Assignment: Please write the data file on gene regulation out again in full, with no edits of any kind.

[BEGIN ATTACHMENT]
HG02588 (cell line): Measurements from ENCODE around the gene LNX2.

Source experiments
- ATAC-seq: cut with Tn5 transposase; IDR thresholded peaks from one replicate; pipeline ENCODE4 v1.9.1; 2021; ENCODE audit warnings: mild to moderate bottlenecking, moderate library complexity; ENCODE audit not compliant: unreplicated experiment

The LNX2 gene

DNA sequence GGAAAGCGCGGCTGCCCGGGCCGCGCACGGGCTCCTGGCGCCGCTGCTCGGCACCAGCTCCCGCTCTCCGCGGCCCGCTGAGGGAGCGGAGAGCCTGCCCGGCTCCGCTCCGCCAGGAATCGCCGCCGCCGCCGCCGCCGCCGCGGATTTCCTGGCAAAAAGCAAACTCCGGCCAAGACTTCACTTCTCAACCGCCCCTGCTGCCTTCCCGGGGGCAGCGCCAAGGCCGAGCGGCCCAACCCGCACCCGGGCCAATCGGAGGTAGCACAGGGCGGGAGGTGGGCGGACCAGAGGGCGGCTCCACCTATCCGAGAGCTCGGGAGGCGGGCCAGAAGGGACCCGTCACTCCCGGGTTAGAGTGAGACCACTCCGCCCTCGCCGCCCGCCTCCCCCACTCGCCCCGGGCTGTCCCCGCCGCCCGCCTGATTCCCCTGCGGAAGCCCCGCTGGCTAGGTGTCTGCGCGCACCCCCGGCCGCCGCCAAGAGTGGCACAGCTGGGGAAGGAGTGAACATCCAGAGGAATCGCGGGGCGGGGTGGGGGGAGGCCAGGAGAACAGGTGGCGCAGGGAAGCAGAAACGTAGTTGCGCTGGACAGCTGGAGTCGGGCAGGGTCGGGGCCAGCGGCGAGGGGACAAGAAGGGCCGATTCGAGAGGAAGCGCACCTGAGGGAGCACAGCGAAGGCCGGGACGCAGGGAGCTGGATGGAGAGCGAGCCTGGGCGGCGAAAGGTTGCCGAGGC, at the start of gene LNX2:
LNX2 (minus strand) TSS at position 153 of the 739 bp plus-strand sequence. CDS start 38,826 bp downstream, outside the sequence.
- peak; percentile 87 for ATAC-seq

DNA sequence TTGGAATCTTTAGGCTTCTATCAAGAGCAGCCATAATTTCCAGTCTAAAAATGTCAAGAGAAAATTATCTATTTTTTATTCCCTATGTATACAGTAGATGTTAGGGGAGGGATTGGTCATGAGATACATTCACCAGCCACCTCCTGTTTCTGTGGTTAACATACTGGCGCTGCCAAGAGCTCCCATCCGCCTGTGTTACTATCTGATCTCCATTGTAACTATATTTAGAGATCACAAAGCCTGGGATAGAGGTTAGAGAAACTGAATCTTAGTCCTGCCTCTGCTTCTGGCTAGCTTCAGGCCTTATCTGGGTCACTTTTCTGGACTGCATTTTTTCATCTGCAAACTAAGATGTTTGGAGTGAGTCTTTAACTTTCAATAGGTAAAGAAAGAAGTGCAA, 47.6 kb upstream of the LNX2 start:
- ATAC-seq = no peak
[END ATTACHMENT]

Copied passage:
HG02588 (cell line): Measurements from ENCODE around the gene LNX2.

Source experiments
- ATAC-seq: cut with Tn5 transposase; IDR thresholded peaks from one replicate; pipeline ENCODE4 v1.9.1; 2021; ENCODE audit warnings: mild to moderate bottlenecking, moderate library complexity; ENCODE audit not compliant: unreplicated experiment

The LNX2 gene

DNA sequence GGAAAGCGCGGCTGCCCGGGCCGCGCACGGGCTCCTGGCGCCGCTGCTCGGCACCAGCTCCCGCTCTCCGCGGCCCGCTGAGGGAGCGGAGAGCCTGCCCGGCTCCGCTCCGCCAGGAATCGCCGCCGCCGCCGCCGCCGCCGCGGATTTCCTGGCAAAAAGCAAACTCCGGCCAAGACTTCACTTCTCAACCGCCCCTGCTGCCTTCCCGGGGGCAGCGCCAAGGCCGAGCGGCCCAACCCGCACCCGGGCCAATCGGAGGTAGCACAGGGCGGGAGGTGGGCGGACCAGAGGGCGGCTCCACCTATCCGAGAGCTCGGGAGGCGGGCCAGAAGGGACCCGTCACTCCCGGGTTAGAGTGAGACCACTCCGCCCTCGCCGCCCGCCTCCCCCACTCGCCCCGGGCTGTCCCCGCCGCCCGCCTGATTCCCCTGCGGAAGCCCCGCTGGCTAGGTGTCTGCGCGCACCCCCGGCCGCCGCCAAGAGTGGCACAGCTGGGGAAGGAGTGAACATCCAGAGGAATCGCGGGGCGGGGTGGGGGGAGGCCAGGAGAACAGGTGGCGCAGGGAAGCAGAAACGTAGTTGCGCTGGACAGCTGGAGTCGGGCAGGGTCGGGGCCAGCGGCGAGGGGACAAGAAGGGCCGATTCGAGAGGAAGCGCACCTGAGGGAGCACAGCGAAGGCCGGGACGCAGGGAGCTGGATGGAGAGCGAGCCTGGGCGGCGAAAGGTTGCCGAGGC, at the start of gene LNX2:
LNX2 (minus strand) TSS at position 153 of the 739 bp plus-strand sequence. CDS start 38,826 bp downstream, outside the sequence.
- peak; percentile 87 for ATAC-seq

DNA sequence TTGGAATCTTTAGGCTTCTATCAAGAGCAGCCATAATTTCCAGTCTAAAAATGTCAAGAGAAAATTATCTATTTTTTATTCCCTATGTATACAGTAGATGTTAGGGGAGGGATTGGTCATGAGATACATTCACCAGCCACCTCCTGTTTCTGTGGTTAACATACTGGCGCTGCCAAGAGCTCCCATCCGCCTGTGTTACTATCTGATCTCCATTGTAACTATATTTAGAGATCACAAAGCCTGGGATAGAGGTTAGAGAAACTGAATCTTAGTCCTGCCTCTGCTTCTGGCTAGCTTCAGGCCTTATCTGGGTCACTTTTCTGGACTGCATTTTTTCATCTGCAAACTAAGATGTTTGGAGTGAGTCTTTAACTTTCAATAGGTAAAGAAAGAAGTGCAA, 47.6 kb upstream of the LNX2 start:
- ATAC-seq = no peak